Egon Schiele

Learn about EGON SCHIELE (1890-1918) artist,their past and upcoming works offered at auction at Christie's

The shock of the new doesn’t last long in modern art, and what provokes scandal today will quickly become tomorrow’s artistic establishment. That Manet’s Olympia (1863) or Damien Hirst’s preserved shark were once so profoundly controversial makes the uneasiness Egon Schiele’s paintings and drawings still inspire even more remarkable. Nearly 100 years have passed since Schiele’s death, and yet none of the anxiety surrounding his Expressionist repertoire of emaciated nudes and masturbatory self-portraits has diminished. Few artists have been so starkly frank in their exploration of sexuality or so dangerously close to straining taboo to breaking point.

Schiele was born in Tulln, Austria, the son of the town’s stationmaster. At the age of 16 he moved to Vienna to study at the Academy of Fine Arts. Vienna in the early 1900s was in the grip of an artistic revolution — in 1897 Gustav Klimt had formed the Viennese Secession, a movement that believed an artist’s duty was to free culture from the grips of the establishment. Klimt, whom Schiele greatly admired, became the young artist’s mentor, and in 1909 Schiele followed Klimt’s example and left the conservative strictures of the Academy to form his own movement, the Neukunstgruppe.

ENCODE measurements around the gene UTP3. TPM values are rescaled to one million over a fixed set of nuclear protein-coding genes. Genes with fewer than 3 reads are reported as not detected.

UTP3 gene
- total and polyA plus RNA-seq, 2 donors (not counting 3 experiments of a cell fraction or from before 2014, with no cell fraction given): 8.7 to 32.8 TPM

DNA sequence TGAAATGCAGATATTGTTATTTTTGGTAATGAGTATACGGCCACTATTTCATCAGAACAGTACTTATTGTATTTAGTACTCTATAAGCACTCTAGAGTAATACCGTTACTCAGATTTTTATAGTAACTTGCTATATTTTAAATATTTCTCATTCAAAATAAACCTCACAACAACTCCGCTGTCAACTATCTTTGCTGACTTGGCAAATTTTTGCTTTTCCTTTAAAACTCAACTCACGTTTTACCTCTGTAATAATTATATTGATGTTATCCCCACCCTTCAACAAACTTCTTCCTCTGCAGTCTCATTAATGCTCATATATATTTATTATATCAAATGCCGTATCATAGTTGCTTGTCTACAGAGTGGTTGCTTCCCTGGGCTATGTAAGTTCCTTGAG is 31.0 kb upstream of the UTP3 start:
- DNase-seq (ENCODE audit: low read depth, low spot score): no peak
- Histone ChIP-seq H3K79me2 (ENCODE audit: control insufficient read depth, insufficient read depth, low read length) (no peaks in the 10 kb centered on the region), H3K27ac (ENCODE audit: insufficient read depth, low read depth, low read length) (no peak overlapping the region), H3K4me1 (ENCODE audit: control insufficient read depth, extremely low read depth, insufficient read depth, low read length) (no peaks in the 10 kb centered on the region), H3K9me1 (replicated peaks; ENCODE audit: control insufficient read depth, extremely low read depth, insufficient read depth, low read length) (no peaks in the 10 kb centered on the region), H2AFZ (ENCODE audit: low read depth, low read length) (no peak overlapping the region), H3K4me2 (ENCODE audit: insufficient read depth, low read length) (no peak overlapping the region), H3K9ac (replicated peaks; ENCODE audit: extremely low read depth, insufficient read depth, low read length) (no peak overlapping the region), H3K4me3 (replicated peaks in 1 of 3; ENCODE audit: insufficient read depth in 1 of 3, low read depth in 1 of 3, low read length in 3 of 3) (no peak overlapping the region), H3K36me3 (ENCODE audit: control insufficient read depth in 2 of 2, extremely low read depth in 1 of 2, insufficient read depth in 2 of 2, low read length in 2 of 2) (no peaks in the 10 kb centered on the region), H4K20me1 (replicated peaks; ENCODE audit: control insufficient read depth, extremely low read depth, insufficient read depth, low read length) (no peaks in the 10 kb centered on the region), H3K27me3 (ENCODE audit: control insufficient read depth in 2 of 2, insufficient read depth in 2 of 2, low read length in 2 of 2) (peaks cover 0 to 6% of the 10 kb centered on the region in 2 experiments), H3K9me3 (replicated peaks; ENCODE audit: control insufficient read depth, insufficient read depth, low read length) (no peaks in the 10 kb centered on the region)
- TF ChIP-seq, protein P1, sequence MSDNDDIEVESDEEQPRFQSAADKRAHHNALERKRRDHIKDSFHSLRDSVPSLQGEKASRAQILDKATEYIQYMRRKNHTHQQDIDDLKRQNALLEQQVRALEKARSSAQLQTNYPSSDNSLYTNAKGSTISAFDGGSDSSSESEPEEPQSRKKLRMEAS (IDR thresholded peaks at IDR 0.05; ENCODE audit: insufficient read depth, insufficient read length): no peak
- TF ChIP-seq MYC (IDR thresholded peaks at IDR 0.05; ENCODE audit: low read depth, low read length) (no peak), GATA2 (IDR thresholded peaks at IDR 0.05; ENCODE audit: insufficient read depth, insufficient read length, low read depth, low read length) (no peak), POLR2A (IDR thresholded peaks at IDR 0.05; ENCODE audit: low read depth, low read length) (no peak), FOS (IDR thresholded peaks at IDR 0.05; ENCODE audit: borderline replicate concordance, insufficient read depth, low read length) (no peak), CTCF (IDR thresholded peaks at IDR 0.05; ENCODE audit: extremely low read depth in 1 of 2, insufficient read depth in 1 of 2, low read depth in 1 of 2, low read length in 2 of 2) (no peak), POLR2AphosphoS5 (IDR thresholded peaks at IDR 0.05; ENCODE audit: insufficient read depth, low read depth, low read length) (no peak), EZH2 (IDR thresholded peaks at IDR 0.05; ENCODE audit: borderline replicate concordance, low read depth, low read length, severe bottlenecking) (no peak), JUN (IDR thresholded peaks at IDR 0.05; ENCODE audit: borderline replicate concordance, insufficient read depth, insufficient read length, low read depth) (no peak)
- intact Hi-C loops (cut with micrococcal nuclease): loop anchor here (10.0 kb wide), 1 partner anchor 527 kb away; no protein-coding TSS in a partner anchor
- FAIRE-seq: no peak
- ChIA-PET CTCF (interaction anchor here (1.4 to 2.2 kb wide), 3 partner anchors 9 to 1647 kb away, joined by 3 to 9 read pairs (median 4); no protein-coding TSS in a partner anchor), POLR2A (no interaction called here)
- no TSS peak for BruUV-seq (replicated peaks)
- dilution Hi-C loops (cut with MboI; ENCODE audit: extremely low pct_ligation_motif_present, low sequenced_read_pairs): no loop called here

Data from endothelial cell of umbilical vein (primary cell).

By the early 1910s his work had become an obsessive exploration of the human body. Images such as Self-portrait, Nude (1910) or Two Girls Lying Entwined (1915), though near-pornographic, defy the conventional platitudes of eroticism. Schiele’s nakedness is starved, desperate, mortal, and stripped of all societal and artistic convention.

In 1912 Schiele was arrested for the alleged seduction of one of his under-age models. The charge was not proven but he spent 24 days in prison, condemned for the indecency of his work. It was a public vilification that belied Schiele’s commercial and critical success — throughout his short career museums and collectors from across Europe would continue to buy his work.

Schiele’s pregnant wife, who had appeared in some of his most tender work, such as The Embrace (1917), died in the influenza pandemic of 1918. Schiele was to follow her a few days later. He was only 28.

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